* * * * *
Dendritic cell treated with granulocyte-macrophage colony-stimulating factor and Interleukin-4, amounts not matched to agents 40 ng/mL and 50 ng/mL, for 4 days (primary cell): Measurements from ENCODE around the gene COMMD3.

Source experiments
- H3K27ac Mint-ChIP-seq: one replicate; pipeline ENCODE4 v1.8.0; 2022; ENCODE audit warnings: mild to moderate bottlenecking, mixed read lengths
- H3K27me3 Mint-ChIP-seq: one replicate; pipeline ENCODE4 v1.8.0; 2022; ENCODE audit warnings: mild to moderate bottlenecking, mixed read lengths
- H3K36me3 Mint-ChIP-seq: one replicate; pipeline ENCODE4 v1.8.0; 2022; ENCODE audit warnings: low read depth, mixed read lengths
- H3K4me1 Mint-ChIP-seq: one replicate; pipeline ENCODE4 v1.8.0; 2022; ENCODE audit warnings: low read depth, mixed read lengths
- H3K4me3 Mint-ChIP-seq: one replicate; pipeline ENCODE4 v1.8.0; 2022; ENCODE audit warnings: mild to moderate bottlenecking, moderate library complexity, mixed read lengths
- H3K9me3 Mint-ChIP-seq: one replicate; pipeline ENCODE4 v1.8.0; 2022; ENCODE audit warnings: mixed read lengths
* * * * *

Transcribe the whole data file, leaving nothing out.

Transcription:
Dendritic cell treated with granulocyte-macrophage colony-stimulating factor and Interleukin-4, amounts not matched to agents 40 ng/mL and 50 ng/mL, for 4 days (primary cell): Measurements from ENCODE around the gene COMMD3.

Source experiments
- H3K27ac Mint-ChIP-seq: one replicate; pipeline ENCODE4 v1.8.0; 2022; ENCODE audit warnings: mild to moderate bottlenecking, mixed read lengths
- H3K27me3 Mint-ChIP-seq: one replicate; pipeline ENCODE4 v1.8.0; 2022; ENCODE audit warnings: mild to moderate bottlenecking, mixed read lengths
- H3K36me3 Mint-ChIP-seq: one replicate; pipeline ENCODE4 v1.8.0; 2022; ENCODE audit warnings: low read depth, mixed read lengths
- H3K4me1 Mint-ChIP-seq: one replicate; pipeline ENCODE4 v1.8.0; 2022; ENCODE audit warnings: low read depth, mixed read lengths
- H3K4me3 Mint-ChIP-seq: one replicate; pipeline ENCODE4 v1.8.0; 2022; ENCODE audit warnings: mild to moderate bottlenecking, moderate library complexity, mixed read lengths
- H3K9me3 Mint-ChIP-seq: one replicate; pipeline ENCODE4 v1.8.0; 2022; ENCODE audit warnings: mixed read lengths